Wednesday, December 8, 2010

NYRB Challenge #47 & 48: A Lost Love and No Love Lost. . .

I first discovered the marvellous writing of  Stefan Zweig through the NYRB editions of Chess Story and the strange and haunting novel The Post-Office Girl which was a Dewey Diva pick (I reviewed it here.)  So when NYRB's new edition of Journey Into the Past, translated by Anthea Bell, landed on my desk last month, it was a no brainer for this challenge.  The fact that most of this novella takes place on a train, was just a bonus.

Ludwig has returned to Germany after nine years and is travelling with his former employer's wife - a woman he fell in love with all those years ago. The feeling was mutual, but Ludwig was sent to work in Mexico for two years and stuck in North America when the First World War broke out. Now married with children, he's returned for a brief visit, only to find that his love is as strong as ever but the obstacles that separate the two are just as problematic, if different. Zweig has a subtle way of juxtaposing this brief, unconsummated love against the huge historical backdrop of the two world wars (though the second hasn't yet started, there are clear intimations of what is to come). The intensity of emotion between the two lovers is both everything and nothing, insignificant against the tide of political events, and thwarted even by the mundane. They can't even talk in their train compartment because of the entry of noisy companions.  This is a lovely novella of longing, lust and looking back.

The editors at NYRB are clearly attracted to novels featuring strong, sometimes disagreeable, but always original and utterly unforgettable narrative voices. I think of Rachel in Stephen Benatar's Wish Her Safe at Home or Cassandra in Dorothy Baker's Cassandra at the Wedding.  I can now add nasty Harriet in Iris Owen's After Claude.  And the cover is just perfect! This 1973 novel opens brilliantly with, "I left Claude, the French rat." And goes on for several pages describing the couple's fight over an art movie depicting the death of Christ. Here's just a sampling of Owens' caustically funny style:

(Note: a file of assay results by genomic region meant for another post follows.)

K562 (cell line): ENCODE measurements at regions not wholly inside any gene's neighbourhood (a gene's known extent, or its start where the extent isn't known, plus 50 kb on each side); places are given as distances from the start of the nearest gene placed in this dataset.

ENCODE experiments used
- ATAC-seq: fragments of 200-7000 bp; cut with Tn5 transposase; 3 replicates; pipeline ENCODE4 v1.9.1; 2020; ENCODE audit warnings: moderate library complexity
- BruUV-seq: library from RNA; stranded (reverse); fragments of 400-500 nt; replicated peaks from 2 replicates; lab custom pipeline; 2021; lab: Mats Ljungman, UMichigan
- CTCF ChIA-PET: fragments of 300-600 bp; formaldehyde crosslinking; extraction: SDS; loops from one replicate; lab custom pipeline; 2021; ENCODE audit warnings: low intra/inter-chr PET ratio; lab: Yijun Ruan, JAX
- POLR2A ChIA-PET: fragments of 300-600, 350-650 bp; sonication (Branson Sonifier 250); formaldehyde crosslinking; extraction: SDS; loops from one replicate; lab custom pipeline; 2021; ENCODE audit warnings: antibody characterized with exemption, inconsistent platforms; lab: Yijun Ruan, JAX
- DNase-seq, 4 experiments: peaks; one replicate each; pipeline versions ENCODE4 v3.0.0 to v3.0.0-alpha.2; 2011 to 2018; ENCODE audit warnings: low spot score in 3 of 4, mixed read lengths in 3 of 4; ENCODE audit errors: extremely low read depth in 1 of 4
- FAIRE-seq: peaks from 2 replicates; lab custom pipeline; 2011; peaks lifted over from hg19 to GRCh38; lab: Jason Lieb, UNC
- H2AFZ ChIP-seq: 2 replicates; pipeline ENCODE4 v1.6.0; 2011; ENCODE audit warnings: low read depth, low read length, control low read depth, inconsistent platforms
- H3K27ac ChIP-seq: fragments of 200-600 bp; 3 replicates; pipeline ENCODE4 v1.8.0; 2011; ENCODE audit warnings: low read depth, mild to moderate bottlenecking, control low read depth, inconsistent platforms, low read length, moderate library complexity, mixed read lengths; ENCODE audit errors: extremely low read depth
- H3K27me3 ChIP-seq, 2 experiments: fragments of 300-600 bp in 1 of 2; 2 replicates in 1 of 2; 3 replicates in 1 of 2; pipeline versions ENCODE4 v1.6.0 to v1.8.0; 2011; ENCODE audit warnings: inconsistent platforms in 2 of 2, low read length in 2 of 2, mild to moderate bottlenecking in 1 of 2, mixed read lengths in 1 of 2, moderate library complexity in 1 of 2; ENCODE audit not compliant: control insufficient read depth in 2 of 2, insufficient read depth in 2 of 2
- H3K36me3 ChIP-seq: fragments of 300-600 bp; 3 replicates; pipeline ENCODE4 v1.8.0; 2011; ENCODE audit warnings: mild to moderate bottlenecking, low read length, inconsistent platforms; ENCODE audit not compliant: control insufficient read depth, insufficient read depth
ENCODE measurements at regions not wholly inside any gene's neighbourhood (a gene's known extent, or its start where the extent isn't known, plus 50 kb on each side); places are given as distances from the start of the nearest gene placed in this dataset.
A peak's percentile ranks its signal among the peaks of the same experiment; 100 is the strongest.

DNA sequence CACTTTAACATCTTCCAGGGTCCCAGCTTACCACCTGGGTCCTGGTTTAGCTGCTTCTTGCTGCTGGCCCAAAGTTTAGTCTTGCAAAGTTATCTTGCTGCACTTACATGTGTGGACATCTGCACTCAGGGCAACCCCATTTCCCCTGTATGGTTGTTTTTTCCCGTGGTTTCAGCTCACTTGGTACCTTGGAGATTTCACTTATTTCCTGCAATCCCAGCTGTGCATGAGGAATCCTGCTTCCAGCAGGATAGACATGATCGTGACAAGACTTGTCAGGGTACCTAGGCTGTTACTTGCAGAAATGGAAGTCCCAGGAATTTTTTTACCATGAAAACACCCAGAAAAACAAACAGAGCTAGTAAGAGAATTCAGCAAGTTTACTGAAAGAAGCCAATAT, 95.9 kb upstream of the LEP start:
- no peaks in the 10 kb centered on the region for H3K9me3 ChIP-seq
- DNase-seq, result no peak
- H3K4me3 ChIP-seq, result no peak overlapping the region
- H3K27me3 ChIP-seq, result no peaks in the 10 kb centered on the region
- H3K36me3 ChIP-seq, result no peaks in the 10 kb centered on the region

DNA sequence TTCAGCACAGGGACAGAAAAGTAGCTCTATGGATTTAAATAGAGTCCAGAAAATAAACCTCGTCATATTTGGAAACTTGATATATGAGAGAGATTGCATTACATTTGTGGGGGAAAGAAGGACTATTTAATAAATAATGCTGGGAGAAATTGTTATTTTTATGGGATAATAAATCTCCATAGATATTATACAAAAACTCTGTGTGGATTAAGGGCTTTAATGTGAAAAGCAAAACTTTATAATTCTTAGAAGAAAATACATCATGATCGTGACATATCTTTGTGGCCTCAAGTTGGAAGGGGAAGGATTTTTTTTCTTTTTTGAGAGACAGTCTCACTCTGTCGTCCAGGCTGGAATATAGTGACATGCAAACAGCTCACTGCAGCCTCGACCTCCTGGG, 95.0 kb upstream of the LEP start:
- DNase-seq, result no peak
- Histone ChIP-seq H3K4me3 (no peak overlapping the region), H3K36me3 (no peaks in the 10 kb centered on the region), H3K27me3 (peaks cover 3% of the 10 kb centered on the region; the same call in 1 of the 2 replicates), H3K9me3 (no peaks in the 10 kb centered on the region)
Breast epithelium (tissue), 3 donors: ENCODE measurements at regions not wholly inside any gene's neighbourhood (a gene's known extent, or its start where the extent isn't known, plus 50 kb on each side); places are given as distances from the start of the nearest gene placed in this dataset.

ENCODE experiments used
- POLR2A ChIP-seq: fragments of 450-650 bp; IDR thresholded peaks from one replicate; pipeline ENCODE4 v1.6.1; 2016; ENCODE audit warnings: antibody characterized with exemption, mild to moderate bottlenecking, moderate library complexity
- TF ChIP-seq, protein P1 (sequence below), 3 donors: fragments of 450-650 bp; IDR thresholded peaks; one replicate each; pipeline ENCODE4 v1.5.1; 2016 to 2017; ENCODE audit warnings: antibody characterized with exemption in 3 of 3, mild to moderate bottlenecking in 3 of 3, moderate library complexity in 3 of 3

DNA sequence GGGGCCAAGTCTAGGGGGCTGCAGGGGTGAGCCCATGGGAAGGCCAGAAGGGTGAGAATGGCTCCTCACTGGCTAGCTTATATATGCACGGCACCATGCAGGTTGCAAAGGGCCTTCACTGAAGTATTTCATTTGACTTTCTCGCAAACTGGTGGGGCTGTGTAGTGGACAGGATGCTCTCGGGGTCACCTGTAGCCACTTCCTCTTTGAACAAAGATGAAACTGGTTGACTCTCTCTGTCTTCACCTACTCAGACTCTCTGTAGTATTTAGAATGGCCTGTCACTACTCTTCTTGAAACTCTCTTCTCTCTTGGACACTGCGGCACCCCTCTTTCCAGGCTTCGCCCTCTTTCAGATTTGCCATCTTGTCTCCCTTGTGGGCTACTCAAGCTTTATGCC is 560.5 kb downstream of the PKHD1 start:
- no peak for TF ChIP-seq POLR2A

Claude, his arms tightly wrapped around his chest, his crossed legs encased in tight white jeans, said, "I don't want to discuss the movie."
     "I couldn't agree more. To hell with the rotten movie. Admit it was torture, so we can talk about us."
     Claude sighed.
     "Stop suffering so much," I cried. "It's getting all over the taxi."
     A tiny, stubborn, human part of me needed to hear that Claude hated the movie, because, believe me, it's no holiday for a woman of my refined tastes to discover she's living with a fool."
This is no Woody Allen relationship tale though - not even in his darker Ingmar Bergman phase.  Harriet may be outspoken and brash, but she's also a lazy, mean and manipulative parasite, not only to Claude, but to Rhoda, a former friend who let her crash in her apartment.  Once in, people find it very difficult to extract Harriet from their lives, but since she's the one telling her story, it never of course is her fault. Harriet makes you repeatedly wince and that's the pure delight of reading this novel. The second half falters a bit as Harriet, now ensconced in a Chelsea hotel, wanders into a neighbouring room where she is oddly fascinated by the group of strange, drugged partiers she encounters. We see a more vulnerable, quieter side of her, but it's the spirited, abrasive and toxic Harriet that readers will remember.  There's a good piece on the book and Iris Owens' life at Bookforum.  Read it here.

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